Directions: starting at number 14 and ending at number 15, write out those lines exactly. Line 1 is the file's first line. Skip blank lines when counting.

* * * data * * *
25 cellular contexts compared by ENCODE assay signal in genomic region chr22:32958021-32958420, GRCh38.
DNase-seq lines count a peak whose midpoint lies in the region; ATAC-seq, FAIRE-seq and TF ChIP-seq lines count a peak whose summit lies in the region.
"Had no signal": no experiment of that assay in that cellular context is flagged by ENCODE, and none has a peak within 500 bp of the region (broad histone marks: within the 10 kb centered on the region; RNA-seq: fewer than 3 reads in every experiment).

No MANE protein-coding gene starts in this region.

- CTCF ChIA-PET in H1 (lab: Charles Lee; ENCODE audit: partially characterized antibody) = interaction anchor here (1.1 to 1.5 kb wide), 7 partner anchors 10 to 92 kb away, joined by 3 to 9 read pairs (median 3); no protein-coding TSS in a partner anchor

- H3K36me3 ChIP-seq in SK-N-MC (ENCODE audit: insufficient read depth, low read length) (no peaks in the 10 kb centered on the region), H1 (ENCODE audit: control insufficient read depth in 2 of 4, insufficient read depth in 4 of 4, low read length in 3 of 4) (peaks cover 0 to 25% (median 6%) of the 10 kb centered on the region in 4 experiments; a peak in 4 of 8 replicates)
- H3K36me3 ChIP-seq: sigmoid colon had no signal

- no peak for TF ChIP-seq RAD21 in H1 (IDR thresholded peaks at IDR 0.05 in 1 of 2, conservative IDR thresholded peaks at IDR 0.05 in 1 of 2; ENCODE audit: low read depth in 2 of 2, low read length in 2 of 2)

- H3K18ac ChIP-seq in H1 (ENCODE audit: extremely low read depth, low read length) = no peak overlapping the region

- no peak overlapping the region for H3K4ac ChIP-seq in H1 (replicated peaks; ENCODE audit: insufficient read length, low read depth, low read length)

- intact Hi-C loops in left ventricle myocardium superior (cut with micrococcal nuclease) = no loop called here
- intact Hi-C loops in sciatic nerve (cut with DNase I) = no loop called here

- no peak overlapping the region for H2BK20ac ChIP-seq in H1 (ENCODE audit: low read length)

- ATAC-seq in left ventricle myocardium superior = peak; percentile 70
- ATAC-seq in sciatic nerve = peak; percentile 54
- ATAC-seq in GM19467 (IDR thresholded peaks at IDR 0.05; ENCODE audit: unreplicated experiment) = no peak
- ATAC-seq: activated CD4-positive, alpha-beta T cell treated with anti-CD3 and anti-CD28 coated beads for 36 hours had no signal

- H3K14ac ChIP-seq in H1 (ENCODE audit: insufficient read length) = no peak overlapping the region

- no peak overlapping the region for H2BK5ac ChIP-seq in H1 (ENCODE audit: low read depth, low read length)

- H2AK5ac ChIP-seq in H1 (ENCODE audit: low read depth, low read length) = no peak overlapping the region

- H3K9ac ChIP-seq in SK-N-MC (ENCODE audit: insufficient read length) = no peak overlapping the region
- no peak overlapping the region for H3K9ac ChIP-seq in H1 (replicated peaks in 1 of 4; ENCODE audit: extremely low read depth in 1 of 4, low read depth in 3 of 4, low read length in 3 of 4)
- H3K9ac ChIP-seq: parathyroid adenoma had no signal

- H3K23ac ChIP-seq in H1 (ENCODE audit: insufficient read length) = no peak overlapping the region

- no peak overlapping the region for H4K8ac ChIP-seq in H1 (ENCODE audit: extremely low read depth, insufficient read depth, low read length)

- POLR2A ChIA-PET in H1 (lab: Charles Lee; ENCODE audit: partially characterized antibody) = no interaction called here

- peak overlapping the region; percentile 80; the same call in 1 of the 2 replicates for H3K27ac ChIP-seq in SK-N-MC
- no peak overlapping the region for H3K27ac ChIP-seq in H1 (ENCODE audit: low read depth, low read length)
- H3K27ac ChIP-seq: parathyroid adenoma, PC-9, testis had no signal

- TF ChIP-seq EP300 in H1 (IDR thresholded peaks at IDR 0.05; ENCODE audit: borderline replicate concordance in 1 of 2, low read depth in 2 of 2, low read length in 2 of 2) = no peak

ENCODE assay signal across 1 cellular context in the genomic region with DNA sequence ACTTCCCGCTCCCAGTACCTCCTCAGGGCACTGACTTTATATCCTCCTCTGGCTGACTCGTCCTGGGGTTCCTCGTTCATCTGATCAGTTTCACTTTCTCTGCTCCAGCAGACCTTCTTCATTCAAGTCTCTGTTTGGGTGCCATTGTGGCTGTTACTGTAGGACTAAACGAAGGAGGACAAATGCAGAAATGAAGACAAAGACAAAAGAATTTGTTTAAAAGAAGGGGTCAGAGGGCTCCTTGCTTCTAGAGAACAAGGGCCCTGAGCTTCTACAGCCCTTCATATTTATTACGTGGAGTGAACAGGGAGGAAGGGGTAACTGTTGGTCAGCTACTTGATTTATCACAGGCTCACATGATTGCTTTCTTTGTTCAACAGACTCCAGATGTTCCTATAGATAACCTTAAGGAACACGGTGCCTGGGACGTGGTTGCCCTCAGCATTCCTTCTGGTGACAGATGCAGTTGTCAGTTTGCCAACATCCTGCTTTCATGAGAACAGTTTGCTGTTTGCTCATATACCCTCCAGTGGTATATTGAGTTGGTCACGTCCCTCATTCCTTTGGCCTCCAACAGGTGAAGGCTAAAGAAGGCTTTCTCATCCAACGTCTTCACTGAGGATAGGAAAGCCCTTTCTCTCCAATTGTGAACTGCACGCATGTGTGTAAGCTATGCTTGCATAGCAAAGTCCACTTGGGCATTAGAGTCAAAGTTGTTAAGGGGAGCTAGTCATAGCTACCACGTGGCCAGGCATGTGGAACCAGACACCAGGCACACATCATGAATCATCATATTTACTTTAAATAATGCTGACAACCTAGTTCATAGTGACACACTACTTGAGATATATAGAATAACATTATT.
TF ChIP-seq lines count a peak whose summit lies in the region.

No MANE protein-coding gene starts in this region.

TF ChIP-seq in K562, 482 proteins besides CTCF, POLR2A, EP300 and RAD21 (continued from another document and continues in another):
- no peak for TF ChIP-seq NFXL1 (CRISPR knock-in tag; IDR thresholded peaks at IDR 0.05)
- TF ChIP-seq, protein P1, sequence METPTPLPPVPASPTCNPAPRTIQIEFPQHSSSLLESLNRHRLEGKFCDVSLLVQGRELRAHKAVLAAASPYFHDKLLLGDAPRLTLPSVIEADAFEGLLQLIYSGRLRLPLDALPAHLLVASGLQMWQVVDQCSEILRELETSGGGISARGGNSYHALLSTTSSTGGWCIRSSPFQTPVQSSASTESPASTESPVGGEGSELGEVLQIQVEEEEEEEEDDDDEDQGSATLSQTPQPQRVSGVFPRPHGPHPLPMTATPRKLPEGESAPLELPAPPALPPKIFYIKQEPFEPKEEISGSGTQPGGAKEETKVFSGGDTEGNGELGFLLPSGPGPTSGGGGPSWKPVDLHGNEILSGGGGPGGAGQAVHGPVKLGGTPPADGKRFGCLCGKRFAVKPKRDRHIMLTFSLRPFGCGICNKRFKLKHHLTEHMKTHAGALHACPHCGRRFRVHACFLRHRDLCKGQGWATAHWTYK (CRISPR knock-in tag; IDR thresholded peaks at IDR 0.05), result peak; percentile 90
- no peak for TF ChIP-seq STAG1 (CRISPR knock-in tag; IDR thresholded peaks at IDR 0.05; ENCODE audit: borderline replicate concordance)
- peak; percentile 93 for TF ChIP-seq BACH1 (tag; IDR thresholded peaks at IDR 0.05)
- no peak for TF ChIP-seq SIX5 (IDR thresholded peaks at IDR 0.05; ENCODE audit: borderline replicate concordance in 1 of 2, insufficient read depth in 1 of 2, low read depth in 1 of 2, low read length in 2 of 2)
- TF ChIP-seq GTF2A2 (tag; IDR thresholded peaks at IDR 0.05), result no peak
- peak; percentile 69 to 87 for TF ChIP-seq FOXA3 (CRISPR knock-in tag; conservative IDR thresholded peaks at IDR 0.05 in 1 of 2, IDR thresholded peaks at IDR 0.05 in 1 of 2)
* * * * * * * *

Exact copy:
- ATAC-seq in left ventricle myocardium superior = peak; percentile 70
- ATAC-seq in sciatic nerve = peak; percentile 54